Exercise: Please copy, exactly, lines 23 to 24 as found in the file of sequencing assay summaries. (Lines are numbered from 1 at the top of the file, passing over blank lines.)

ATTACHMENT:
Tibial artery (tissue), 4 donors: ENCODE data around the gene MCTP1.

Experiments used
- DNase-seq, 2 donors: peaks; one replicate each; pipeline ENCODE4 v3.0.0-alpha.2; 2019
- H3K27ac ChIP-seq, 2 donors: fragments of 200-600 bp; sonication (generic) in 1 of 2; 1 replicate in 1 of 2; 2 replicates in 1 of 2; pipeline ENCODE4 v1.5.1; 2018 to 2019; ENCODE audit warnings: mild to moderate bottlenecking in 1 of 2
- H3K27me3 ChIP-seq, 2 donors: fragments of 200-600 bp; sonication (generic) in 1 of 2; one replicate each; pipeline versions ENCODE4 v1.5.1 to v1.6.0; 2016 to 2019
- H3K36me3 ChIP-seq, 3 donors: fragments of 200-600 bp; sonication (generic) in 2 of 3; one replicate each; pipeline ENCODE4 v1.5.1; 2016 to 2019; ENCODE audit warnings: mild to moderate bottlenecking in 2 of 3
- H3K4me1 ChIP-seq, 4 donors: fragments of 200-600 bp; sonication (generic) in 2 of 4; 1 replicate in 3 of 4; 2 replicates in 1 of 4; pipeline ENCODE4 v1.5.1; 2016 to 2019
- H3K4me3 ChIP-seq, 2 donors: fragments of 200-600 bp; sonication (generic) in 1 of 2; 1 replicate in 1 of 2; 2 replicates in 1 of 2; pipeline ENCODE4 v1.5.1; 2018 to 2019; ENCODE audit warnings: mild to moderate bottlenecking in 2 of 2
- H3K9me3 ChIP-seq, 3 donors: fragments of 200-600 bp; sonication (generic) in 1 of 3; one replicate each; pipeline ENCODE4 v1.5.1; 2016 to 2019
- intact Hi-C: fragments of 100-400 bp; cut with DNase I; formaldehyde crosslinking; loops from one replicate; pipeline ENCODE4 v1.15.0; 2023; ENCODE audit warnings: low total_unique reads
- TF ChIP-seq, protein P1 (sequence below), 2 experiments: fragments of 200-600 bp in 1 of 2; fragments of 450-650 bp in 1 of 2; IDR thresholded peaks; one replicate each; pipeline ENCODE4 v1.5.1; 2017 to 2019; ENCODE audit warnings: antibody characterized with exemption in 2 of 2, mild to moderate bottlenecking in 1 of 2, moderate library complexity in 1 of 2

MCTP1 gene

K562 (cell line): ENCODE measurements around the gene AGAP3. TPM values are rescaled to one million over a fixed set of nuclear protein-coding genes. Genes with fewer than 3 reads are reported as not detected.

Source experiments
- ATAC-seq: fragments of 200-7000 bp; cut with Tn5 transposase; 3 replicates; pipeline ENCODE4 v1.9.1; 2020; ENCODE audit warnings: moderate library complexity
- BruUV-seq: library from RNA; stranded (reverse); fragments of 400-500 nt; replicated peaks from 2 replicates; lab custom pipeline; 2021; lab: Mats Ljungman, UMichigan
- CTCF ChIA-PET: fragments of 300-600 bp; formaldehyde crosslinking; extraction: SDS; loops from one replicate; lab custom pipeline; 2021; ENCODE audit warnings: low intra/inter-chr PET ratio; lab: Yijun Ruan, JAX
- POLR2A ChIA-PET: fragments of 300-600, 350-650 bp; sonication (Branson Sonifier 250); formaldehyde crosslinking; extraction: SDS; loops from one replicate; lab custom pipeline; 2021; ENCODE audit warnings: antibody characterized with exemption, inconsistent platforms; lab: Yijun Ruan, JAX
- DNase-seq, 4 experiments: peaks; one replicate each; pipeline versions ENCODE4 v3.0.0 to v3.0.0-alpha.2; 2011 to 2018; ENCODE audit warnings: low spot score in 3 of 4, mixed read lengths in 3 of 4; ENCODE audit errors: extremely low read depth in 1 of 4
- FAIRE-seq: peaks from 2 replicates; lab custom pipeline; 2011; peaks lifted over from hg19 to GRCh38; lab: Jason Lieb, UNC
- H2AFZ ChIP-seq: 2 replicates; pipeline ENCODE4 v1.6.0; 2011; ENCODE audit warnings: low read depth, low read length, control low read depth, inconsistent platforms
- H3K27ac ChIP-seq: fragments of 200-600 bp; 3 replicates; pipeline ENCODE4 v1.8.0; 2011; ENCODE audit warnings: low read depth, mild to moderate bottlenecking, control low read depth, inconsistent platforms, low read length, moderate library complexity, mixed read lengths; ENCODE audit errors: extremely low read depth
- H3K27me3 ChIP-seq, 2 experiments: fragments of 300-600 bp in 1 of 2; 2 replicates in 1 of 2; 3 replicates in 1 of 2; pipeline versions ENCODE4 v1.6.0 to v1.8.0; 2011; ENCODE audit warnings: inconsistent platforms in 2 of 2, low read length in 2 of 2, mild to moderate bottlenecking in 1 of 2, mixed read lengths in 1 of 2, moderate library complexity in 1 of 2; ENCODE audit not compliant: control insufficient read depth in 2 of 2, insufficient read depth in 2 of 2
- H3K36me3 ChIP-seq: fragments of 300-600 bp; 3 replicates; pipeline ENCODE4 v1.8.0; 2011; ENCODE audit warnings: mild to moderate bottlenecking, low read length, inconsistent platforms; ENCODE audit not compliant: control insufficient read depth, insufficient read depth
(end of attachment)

- H3K27me3 ChIP-seq, 2 experiments: fragments of 300-600 bp in 1 of 2; 2 replicates in 1 of 2; 3 replicates in 1 of 2; pipeline versions ENCODE4 v1.6.0 to v1.8.0; 2011; ENCODE audit warnings: inconsistent platforms in 2 of 2, low read length in 2 of 2, mild to moderate bottlenecking in 1 of 2, mixed read lengths in 1 of 2, moderate library complexity in 1 of 2; ENCODE audit not compliant: control insufficient read depth in 2 of 2, insufficient read depth in 2 of 2
- H3K36me3 ChIP-seq: fragments of 300-600 bp; 3 replicates; pipeline ENCODE4 v1.8.0; 2011; ENCODE audit warnings: mild to moderate bottlenecking, low read length, inconsistent platforms; ENCODE audit not compliant: control insufficient read depth, insufficient read depth